How to become a surrogate
How to Become a Surrogate Mother? Everything You Need To Know About Becoming A Surrogate

How to Become a Surrogate Mother? Everything You Need To Know About Becoming A Surrogate

How and why do women become surrogates, what are the steps involved in the process and what is the average surrogate compensation? All the answers to all your questions about surrogates.

Whether your reasons are altruistic, financial or both - becoming a surrogate is one of the most selfless choices you can make, but it is also a very complicated process. That’s why it’s crucial you fully understand the commitment you’ll be making, the challenges you may face and the journey you are about to embark on.

What is a surrogate mother?

Surrogacy is a method of assisted reproduction where a woman (the carrier or surrogate) carries a pregnancy for the intended parent or parents who cannot conceive, either due to a medical condition or because they don’t have a uterus. So surrogates are the women who consent to carry a child for a couple or person and help them build their own family. There are two types of surrogacy and both are not achieved through sexual intercorse. The first is called a gestational carrier and is a surrogate who is not genetically related to the child she is carrying. The second is a traditional surrogate - a woman who carries a child genetically related to her and relinquishes her potential parental rights to the intended parent or parents.

Why become a Surrogate?

Elsa Hensel, a two-time surrogate who is planning her third journey, explains that there are many misconceptions about surrogates and their motivation. 

“...You do not do surrogacy for money,” says Elsa. “Nobody that is a surrogate does it for the money. You do it because you want to help a family, you want to help them bring a baby into the world. Part of the problem is people not being educated [on surrogacy]. So they say, ‘oh, you’re doing it for this much money’ and I see it all over social media, just people having these totally wrong views about surrogates and why they do it, what they do and what goes into it. We need to change that,” she concludes.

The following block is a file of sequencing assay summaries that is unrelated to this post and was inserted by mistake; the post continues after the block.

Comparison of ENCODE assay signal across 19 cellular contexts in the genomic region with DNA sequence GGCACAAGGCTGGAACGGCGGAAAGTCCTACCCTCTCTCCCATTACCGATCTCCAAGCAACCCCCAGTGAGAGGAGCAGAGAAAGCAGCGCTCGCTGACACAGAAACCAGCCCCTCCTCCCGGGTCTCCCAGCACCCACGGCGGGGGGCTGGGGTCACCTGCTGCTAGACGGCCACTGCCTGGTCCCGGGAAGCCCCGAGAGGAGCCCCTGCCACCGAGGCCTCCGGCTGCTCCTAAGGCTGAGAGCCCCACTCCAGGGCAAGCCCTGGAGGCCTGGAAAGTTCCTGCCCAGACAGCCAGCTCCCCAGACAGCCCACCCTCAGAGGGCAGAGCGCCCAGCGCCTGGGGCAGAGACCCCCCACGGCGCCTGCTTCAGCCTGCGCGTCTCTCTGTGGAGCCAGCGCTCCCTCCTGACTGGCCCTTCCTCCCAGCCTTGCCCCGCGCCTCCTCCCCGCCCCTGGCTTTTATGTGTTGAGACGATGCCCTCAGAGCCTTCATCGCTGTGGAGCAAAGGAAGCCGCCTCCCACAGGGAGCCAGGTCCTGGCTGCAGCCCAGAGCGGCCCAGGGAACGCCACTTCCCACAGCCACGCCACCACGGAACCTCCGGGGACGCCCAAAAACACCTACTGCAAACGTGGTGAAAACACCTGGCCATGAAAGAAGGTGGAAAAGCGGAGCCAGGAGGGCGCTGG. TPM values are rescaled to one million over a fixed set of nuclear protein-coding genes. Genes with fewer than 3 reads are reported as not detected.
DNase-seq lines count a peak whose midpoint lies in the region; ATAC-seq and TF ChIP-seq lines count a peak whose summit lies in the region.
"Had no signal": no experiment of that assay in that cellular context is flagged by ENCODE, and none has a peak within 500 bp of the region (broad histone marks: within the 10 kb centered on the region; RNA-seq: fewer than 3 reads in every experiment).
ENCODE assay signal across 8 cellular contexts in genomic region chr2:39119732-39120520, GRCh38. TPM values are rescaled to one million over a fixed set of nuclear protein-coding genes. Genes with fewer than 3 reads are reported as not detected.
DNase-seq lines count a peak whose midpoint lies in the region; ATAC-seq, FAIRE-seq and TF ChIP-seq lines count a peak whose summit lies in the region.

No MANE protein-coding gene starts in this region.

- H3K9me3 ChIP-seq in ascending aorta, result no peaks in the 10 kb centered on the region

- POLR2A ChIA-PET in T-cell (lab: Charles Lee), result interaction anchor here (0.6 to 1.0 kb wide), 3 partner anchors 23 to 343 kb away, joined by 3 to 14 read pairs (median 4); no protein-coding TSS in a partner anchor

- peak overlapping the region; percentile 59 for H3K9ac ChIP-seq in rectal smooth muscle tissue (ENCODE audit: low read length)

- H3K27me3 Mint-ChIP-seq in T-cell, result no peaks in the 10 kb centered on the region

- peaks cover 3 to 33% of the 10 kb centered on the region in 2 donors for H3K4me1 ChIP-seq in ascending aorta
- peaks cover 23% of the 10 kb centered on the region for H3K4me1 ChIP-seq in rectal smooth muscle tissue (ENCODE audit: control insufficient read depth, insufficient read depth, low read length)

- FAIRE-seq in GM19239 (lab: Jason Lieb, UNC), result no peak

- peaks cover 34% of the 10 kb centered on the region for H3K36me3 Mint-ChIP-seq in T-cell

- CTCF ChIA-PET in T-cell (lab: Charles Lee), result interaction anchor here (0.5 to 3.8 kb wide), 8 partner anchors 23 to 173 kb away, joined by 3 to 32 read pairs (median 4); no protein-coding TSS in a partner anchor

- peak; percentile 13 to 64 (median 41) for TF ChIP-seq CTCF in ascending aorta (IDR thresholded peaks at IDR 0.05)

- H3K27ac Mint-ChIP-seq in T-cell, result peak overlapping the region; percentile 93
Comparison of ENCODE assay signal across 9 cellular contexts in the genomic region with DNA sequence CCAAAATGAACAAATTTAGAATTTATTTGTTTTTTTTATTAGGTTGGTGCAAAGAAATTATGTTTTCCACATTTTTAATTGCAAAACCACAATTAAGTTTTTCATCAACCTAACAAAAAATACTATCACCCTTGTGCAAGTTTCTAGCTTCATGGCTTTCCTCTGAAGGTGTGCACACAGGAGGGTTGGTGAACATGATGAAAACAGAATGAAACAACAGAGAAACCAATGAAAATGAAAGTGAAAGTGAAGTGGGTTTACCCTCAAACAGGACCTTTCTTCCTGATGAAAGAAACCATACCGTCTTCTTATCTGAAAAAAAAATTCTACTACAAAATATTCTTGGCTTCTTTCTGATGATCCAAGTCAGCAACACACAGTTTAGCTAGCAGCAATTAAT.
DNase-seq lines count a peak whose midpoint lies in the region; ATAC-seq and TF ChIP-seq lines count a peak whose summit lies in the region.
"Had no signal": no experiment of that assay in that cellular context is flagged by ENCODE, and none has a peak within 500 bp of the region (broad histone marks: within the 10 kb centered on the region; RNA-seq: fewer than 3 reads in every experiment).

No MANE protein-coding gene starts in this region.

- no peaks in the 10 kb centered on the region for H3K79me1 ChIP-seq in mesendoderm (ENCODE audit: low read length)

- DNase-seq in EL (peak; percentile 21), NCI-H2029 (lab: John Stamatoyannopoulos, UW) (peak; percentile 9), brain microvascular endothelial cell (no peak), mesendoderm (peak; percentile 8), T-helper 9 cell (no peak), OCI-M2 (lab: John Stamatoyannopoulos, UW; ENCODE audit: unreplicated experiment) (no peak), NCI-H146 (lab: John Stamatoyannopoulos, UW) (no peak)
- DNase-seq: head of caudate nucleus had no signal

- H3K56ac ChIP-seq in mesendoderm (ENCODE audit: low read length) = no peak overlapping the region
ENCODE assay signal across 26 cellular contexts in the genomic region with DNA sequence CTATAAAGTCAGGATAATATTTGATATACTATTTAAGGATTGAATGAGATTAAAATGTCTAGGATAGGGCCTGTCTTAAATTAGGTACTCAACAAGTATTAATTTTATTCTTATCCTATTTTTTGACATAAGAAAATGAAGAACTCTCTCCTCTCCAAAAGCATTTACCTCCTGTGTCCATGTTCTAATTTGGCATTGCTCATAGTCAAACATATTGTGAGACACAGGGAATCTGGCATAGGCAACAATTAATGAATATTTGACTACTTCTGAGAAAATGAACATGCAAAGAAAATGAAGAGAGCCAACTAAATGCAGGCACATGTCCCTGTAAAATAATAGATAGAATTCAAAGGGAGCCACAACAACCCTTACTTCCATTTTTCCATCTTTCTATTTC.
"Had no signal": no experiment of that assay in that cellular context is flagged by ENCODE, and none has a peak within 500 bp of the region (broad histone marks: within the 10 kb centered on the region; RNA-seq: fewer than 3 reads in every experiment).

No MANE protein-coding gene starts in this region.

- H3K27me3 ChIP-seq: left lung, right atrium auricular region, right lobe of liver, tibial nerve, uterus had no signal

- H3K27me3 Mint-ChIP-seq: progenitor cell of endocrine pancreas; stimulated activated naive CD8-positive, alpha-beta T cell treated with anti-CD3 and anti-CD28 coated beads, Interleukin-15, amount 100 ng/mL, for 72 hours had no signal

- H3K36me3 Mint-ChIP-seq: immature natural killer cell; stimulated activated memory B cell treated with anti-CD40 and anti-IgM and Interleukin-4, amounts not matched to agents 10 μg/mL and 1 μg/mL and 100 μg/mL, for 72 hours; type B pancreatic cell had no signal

Surrogate Mother Requirements

To become a surrogate the candidates need to meet certain requirements, including:

  • Age (usually between 21 and 45)
  • Financial stability
  • Overall good health
  • BMI lower than 32 (in most cases)
  • At least one successful previous pregnancy
  • Previous pregnancies and deliveries without any complications
  • No history of smoking or drug use, including legal drugs such as marihuana 
  • A good and stable support system. 
  • No criminal history

But those surrogacy requirements aren't the end of it, as surrogacy disqualifications are determined by multiple factors.

Surrogacy candidates need to complete a psychological evaluation and a physical exam, to make sure they can sustain a pregnancy both emotionally and physically. 

In other words, it’s not that easy to become a surrogate because there are a number of surrogacy disqualifications. Typically, only 1 out of 10 surrogate applicants actually becomes a surrogate. 

It can take about 3 months to complete the qualification process and in most cases, the psychological evaluation is done only after the surrogate was matched with intended parents.

Surrogate mother pay

There is no one single answer to the question ”how much do surrogates make,” because the financial compensation varies from state to state and from agency to agency, and heavily depends on the surrogate’s circumstances.

A first time surrogate compensation is typically between $30,000 and $40,000. Proven surrogates typically have a base compensation ranging from $40,000 to $60,000.

This compensation is purely for your time and effort, and there are other minor compensations and fees that could apply during the process, such as start of medication fee, transfer fee, invasive or semi-invasive procedure fee, mock cycle fee and so on.

The steps involved in the process to become a surrogate mother 

The surrogacy process consists of many milestones. Let’s go over them, one by one.